Children of female sex workers and drug users: a review of vulnerability, resilience and family-centred models of care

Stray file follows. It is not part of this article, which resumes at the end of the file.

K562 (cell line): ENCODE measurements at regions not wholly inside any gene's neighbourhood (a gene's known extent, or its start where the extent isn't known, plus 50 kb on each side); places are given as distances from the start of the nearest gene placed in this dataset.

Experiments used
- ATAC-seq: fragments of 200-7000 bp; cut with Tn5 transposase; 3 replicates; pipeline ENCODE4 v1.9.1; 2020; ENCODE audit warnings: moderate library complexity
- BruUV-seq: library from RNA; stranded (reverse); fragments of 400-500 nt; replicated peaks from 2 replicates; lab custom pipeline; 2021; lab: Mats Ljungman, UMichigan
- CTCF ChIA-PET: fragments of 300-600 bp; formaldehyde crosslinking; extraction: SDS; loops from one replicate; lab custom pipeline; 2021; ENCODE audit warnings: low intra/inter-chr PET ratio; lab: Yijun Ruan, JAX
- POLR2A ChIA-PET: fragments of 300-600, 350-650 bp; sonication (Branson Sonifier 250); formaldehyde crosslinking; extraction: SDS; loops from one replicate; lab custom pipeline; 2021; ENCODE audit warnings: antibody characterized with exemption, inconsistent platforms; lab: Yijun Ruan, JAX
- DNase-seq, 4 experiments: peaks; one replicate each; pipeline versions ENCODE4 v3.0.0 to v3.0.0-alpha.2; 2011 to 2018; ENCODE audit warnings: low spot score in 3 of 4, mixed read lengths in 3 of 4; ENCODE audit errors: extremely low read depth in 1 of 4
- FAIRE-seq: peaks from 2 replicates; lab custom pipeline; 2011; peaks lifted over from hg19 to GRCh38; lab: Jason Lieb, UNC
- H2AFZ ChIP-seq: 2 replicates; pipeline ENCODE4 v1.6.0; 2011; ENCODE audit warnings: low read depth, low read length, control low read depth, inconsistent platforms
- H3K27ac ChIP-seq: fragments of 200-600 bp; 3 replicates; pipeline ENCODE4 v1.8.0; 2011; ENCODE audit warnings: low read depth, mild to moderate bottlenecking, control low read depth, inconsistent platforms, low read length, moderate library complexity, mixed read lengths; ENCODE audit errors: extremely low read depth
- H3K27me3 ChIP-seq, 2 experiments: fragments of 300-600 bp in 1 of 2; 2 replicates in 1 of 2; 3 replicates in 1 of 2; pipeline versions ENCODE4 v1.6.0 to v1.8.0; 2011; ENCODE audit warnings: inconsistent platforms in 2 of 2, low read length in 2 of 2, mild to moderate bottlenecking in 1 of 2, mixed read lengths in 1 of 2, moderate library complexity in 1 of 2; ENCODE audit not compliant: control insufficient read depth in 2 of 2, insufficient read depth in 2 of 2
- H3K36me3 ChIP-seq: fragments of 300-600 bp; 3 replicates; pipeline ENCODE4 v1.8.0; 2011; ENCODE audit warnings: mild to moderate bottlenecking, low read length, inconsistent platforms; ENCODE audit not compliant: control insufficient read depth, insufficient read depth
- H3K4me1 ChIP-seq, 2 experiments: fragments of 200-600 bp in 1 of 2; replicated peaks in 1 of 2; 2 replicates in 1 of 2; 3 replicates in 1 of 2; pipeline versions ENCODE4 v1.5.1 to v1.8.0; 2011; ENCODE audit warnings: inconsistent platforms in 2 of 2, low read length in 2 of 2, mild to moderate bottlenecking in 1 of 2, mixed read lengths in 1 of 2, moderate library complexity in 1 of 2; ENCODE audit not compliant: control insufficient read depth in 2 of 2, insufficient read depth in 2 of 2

OBJECTIVE To determine the childcare practices of commercial sex workers (CSWs). DESIGN A descriptive cross-sectional survey was conducted between July and December 2000 during which a structured questionnaire was administered. SETTING Kibera slum, Nairobi, Kenya. SUBJECTS Three hundred eighty five CSWs and four focus group discussions (FGDs) held. Health cards from 126 under five years old children belonging to the respondents were reviewed for immunization status and regularity of growth monitoring. RESULTS The mean age of the 385 CSWs surveyed was 32 +/- 7 years and mean duration of sex work was 6 +/- 4 years. The mean number of living children was 3.4 +/- 2 and 81.2% of the mothers lived with their children. Three quarters of the CSWs practised prostitution at home. The most common daily childcare activities by the mothers were food preparation (96.2%) and washing children's clothes (91.3%). Overall 96.8% of their under-five years old children were fully immunized and 80% of their under one year old children had their growth monitored monthly. About three quarters of the mothers with adolescent children educated them on HIV/STDs. Health seeking behaviour for the children was hampered by health care cost (71.4%) and consumption of alcohol by the mothers. Like other mothers, the CSWs encouraged their adolescent children to take up some adult roles such as maintaining a clean house (93.3%). However only 2.0% took time to converse or counsel the children. Focus group discussions (FGDs) with the CSWs showed that children were left unattended at night while the mothers went out in search of clients. Efforts to provide better education for the children were undermined by lack of funds (52.2%) and truancy (46.6%). One third of the study population had invested for the future maintenance of their children. CONCLUSION There was more emphasis on physical, rather than psychological aspect of childcare. The practice of living with the children ensured that earnings from the sex trade were used for the immediate needs of the children such as food. However this practice had a negative influence on the children as the majority of the respondents conducted their sexual business at home with little or no privacy. Health seeking behaviour for the children was hampered by lack of funds and to some extent alcohol consumption by the mothers. Efforts to invest in the education of their children were undermined by lack of funds and truancy.